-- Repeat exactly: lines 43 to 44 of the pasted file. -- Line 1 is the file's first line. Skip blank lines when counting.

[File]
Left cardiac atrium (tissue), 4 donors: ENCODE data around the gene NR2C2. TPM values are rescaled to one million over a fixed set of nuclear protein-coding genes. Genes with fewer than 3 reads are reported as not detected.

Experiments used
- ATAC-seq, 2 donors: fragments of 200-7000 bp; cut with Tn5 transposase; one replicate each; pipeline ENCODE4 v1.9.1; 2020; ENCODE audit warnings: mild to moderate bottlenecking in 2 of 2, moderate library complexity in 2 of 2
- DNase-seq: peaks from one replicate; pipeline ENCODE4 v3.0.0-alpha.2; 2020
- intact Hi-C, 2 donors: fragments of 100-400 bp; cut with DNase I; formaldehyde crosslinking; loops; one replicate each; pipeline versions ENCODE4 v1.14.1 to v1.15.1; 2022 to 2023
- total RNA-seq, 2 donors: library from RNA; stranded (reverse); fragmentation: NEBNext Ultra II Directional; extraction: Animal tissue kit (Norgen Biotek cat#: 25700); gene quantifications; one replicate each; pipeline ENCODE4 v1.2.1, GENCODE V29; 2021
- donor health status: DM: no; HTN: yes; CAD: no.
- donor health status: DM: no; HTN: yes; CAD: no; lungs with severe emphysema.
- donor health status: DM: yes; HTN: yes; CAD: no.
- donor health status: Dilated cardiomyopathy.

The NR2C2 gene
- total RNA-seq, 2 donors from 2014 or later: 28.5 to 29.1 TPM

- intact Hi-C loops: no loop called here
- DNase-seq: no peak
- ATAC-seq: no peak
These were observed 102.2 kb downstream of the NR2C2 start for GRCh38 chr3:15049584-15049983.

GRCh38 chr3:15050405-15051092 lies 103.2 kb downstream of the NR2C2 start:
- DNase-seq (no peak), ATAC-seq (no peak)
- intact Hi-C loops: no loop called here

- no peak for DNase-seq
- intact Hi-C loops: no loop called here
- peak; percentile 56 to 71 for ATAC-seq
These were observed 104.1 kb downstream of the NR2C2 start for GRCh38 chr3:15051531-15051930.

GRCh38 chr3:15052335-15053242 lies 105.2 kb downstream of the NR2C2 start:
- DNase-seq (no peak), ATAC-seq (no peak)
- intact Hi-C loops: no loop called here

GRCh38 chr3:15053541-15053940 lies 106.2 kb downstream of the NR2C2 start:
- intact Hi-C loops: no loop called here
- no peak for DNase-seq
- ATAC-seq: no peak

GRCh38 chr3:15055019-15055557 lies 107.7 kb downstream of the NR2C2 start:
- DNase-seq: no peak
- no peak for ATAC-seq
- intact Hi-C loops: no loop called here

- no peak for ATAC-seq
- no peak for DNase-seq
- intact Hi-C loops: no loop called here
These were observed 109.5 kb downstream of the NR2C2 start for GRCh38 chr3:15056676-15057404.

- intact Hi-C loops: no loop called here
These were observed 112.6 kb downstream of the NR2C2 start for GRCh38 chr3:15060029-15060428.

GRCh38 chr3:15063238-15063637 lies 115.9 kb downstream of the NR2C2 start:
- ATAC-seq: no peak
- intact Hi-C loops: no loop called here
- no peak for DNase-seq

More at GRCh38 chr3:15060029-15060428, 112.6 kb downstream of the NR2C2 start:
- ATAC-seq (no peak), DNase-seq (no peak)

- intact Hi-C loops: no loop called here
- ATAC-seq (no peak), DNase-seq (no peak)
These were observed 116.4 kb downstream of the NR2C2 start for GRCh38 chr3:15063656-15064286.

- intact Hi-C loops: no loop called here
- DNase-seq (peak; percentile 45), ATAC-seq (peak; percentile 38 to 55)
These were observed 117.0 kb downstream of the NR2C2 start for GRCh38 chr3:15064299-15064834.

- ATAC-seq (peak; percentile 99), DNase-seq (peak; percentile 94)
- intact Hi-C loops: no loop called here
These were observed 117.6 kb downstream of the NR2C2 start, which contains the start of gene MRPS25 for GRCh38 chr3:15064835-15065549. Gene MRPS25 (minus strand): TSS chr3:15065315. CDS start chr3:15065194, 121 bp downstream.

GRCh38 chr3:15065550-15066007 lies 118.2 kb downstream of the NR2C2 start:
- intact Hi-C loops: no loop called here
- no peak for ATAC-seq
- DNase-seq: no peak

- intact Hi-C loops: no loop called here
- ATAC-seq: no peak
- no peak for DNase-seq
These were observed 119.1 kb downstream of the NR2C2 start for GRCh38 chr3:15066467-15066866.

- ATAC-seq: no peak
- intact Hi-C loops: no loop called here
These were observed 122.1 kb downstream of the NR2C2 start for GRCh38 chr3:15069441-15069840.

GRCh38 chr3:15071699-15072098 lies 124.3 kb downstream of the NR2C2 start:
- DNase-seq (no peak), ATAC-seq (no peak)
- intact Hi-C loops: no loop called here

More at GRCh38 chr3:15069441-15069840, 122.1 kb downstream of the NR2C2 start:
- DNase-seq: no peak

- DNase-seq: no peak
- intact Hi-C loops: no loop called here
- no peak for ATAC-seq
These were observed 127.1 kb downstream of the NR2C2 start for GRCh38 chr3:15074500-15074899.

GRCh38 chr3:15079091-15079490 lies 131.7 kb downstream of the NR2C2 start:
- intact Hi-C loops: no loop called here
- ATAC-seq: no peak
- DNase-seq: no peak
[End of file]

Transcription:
- intact Hi-C loops: no loop called here
- no peak for DNase-seq